Diversity in the cinematic industry

Written by: Ann Maria


Diversity in the cinematic industry



Movies and television series are our major sources of entertainment especially when the pandemic hit the entire world. The lockdown made each and every one of us explore, indulge and watch various types of movies and series. We all have a favorite actor, actress, a director or any person who is working in the field. In the outside all of it might seem shiny and glittery with people in the industry having the perfect life, but what people fail to acknowledge is the representation of people from different communities in the industry, sometimes we fail to recognise the internal aspects of the cinematic world, and the struggles a person from a minority community has to go through to reach a proper level in the field.


The Hollywood film and British film industry


According to the 2011 UCLA report more than half of the films had cast diversity of less than 11 percent. Even though in the 21st century, a decade back it can be noticed that there was systematic racism which was present, there was not much casting of people who were from the African - American, Asian and Latino community. The year 2011 had the lowest cast diversity, there also was not much equality when it came to the direction of movies, it was reported that more men had the chance of directing big budget movies than women. Coming to the topic of oscars, it was a known fact that there were very few nominations amongst different communities and having all white nominations most of the time. In 2015, lawyer-turned-activist April Reign took aim at that year's overwhelmingly white Academy Awards nominations with a jokey tweet "#OscarsSoWhite they asked to touch my hair..." – and, in doing so, inadvertently galvanised others to speak up. Then, when the 2016 Oscar nominations were announced, and for the second year in a row, all 20 acting nominations were given to white actors, the cause really attracted worldwide attention. Rather than the usual discussion predicting who would win what, social media lit up with #OscarsSoWhite posts criticising the Academy Awards for its shameful lack of inclusivity. During this time many pillars of the film industry boycotted the Academy awards which became a huge crisis at that time, and forced the Oscars to have more inclusivity for the nominations during the year of 2020.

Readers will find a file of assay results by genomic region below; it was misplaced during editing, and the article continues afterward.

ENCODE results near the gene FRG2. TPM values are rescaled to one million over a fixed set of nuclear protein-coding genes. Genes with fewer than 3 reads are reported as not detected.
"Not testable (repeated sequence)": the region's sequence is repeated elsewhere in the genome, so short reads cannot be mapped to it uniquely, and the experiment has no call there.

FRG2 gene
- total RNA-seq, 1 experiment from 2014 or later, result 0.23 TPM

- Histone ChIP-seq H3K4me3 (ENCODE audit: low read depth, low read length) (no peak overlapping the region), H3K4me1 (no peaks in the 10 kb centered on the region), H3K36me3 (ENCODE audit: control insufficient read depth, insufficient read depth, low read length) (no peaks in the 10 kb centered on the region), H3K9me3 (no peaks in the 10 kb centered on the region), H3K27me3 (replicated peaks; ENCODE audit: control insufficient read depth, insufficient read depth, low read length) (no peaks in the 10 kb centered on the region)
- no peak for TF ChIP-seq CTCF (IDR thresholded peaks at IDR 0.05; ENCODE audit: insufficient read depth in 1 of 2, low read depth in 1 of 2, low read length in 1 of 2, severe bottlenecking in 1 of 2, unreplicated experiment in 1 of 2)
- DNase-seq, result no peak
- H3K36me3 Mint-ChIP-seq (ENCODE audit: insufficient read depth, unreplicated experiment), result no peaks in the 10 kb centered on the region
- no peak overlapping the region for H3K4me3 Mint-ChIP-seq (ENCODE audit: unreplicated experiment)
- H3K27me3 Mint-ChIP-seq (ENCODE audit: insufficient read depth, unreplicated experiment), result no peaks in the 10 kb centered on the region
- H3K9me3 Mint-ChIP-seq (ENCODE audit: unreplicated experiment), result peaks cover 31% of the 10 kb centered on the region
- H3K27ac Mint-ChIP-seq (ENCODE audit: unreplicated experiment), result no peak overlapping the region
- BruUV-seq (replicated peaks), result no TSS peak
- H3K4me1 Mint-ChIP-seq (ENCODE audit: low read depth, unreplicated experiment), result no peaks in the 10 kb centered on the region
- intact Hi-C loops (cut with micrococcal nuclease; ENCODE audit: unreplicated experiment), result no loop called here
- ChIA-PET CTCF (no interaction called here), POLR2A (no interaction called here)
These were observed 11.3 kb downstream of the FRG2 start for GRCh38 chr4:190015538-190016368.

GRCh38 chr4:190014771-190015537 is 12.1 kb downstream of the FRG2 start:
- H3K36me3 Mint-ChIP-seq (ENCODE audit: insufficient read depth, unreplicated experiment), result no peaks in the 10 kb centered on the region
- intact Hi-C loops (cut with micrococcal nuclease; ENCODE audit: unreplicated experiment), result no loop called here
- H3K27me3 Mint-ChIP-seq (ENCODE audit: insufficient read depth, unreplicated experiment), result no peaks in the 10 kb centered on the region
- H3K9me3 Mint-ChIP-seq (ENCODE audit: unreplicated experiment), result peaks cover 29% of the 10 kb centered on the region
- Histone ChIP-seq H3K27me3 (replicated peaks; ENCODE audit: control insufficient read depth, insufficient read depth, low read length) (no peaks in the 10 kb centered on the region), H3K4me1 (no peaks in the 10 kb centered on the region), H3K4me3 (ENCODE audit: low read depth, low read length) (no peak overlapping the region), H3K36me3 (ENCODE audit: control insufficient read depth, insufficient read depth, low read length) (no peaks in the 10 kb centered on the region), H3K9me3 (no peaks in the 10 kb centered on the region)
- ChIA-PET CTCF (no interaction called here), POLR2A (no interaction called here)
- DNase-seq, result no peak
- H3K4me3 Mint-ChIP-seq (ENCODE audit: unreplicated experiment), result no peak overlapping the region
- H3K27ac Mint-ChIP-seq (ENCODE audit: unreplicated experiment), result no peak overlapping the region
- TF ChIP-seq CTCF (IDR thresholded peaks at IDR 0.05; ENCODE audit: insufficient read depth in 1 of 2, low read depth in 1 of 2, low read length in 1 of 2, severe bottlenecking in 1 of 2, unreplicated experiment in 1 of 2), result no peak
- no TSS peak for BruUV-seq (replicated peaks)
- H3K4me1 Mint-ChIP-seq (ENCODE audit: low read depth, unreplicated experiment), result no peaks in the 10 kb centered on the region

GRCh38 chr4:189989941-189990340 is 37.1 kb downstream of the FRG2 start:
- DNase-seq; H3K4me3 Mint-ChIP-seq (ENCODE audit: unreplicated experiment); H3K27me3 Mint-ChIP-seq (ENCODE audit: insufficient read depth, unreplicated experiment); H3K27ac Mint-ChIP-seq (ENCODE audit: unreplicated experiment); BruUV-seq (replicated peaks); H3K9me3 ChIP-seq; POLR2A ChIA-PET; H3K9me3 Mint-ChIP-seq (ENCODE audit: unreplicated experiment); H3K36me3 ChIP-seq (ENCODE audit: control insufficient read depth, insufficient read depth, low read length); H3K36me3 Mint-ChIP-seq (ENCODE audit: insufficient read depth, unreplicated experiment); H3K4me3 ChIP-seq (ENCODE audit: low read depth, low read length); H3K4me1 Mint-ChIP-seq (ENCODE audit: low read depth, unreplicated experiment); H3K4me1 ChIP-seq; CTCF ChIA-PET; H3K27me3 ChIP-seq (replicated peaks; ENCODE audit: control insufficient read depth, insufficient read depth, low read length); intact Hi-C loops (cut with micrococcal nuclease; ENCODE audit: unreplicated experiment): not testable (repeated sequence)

(As we all know 2020 has been the most diverse year for the oscars)


When it comes to the British film industry, even though there are diversity standards which were passed by the BFI (British film Institute) it has failed in tackling the racism when it comes to employing the BAME (black, Asian and minority ethnic) on-screen and off-screen as well. In a report entitled Race and Ethnicity in the UK Film Industry, Dr Clive Nwonka, fellow in film at the London School of Economics, has investigated the industry’s response to the BFI diversity standards that were introduced in 2014 to try to improve the BAME presence in production crews and subject matter in British films. The report pointed out that there were considerably less people than the underrepresented group employed, especially behind the cameras, there were many films where no BAME people were employed behind the camera. This report also pointed out the fact that the BAME people were given the lead/main role, they were always given the side/supporting role, even when the BFI diversity standards were followed.

Nwonka said: “The BFI diversity standards have performed a crucial role in focusing attention on the issue, but our analysis shows that racial under-representation remains a structural condition within the sector, both on and off-screen. BAME individuals still face significant inequalities and our analysis suggests that the diversity standards are not yet robust enough to respond to the intersectional and multi-dimensional nature of racial inequality in the industry.”


The Indian entertainment industry